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QAnon: What is this conspiracy and why has Facebook banned it?

More time on the Internet due to the pandemic, coupled with Facebook’s recommendation algorithms, has added fuel to the QAnon fire.
Oct 7th 2020, 12:17 PM 38,630 33

THE QANON CONSPIRACY has gathered such momentum that it poses a misinformation threat to the upcoming US election – and the coronavirus pandemic. 

Three years after the conspiracy theory first started, Facebook announced last night that it is banning pages and groups affiliated with QAnon. 

The move was immediate: misinformation analyst Aoife Gallagher of the Institute for Strategic Dialogue noted this morning that all four of the Irish QAnon groups she was tracking had been removed from Facebook. Of the roughly 50 international groups she was monitoring, all but five still remain. 

The claim at the heart of this conspiracy movement, which doesn’t have a leader or an organisation, is extreme: that Donald Trump is waging a war against a global elite who worship Satan and traffic children. 

There is a judgement day-esque part of this conspiracy too: that Trump is planning a day where members of a paedophile ring will be arrested. The QAnon conspiracy theorists have decided that those who are complicit in this allegation include mainly Democrats, celebrities and members of the media.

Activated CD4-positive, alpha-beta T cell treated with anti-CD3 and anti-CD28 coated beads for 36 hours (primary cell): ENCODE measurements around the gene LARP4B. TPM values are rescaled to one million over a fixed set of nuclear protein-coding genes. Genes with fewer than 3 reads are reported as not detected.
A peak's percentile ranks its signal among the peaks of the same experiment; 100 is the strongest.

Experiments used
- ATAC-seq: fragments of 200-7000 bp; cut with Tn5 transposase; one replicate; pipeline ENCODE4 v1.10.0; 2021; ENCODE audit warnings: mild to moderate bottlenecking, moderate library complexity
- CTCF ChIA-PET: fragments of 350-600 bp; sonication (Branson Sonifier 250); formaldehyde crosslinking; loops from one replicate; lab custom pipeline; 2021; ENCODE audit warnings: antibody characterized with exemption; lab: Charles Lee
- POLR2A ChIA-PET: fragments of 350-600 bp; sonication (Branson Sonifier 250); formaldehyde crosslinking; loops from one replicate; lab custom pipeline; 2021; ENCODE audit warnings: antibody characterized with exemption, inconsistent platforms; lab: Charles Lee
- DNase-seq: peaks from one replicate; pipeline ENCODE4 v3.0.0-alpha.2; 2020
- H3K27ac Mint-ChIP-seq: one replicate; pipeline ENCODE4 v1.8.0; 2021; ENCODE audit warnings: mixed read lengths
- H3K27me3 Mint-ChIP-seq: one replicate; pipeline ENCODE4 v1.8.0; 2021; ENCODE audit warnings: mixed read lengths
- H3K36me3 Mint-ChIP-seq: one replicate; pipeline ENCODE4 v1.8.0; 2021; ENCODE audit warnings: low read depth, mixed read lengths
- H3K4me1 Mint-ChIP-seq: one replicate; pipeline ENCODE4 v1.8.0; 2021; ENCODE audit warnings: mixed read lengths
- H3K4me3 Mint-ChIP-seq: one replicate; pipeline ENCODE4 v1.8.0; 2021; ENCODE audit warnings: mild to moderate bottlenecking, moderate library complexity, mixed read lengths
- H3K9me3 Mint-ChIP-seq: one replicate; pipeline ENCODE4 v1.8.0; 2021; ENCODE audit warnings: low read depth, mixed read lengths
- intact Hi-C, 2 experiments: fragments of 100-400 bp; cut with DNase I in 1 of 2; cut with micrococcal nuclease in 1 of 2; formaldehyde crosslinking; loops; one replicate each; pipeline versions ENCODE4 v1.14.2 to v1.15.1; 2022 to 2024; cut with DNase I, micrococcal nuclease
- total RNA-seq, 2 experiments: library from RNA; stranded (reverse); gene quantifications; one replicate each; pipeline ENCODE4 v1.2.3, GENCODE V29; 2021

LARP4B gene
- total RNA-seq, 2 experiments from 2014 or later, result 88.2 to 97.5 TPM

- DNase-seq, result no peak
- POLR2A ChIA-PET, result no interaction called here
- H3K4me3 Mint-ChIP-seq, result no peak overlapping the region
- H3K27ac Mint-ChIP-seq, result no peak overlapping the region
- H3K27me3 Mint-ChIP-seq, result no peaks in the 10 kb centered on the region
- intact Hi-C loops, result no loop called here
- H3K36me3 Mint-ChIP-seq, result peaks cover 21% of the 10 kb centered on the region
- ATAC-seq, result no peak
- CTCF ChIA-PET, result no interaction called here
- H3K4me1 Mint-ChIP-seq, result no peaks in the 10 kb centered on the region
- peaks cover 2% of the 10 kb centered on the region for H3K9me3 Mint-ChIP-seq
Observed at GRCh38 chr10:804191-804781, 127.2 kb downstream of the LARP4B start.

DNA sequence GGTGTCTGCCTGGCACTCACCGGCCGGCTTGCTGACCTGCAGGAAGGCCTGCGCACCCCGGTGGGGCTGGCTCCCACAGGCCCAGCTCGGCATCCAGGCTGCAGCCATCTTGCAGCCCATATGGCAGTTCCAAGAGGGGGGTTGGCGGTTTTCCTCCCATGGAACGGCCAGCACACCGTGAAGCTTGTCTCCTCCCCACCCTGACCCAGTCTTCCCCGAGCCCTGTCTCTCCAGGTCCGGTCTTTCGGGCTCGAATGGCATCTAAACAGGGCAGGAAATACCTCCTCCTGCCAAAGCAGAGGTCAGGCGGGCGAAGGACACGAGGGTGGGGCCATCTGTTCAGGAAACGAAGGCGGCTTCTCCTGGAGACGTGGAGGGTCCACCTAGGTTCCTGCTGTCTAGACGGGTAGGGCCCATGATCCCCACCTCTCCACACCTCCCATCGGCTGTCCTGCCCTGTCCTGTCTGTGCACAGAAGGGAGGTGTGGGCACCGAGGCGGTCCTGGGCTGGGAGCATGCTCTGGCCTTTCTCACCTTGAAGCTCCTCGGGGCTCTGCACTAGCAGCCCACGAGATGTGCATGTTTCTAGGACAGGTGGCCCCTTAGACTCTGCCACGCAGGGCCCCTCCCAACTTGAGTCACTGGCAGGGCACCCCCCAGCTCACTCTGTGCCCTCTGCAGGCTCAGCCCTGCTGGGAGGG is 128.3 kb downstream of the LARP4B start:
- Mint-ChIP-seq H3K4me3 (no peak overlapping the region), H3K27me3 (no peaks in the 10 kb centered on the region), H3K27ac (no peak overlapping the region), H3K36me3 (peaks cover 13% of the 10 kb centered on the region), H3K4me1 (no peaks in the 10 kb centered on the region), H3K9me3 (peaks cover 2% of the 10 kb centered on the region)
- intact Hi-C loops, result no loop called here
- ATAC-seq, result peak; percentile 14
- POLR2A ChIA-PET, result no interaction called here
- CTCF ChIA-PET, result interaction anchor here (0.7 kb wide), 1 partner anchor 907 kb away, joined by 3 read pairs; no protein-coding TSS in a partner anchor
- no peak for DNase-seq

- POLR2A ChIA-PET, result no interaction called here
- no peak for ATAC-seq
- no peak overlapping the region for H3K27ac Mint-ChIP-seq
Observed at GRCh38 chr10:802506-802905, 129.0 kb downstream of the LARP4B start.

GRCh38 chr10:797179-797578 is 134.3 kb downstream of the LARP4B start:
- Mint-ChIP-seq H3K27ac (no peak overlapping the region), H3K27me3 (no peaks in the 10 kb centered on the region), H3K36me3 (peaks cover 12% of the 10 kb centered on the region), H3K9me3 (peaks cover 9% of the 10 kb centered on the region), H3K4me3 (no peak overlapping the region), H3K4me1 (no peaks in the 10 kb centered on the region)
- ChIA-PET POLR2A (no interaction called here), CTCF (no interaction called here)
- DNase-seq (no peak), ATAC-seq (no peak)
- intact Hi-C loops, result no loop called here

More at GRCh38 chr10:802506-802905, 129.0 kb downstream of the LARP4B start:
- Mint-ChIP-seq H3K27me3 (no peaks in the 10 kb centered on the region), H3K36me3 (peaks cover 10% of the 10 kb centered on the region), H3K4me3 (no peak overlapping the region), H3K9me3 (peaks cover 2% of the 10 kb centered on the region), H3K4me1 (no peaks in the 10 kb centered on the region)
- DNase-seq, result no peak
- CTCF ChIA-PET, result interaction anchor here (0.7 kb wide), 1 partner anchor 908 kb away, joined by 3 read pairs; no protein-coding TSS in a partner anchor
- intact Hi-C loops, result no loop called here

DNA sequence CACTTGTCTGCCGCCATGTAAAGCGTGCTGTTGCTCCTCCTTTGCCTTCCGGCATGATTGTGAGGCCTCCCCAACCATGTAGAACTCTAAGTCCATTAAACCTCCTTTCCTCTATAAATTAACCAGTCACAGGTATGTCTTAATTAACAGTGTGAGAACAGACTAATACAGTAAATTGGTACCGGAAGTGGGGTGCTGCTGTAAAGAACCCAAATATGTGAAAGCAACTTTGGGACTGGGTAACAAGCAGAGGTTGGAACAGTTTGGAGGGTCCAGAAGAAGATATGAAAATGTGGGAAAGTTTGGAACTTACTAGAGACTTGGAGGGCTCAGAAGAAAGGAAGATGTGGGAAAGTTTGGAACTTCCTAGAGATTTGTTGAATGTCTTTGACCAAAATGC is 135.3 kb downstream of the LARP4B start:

This is similar to the ‘Pizzagate’ conspiracy in 2016, a bizarre rumour peddled on Reddit and 4chan, that claimed a Washington pizzeria called Comet was a sinister front hiding a politically-connected paedophile ring. A man who turned up to the pizza restaurant with a gun, who said that he believed he was saving the children being kept in the restaurant, was sentenced to four years in prison in 2017.

The QAnon assertions seem to have originated before that from a post on the anonymous forum 4chan in October 2017. A user calling themselves ‘Q’ claimed to be a high-level government insider tasked with informing the public about Trump’s master plan by drip-feeding information onto 4chan. A significant number of other users believed this.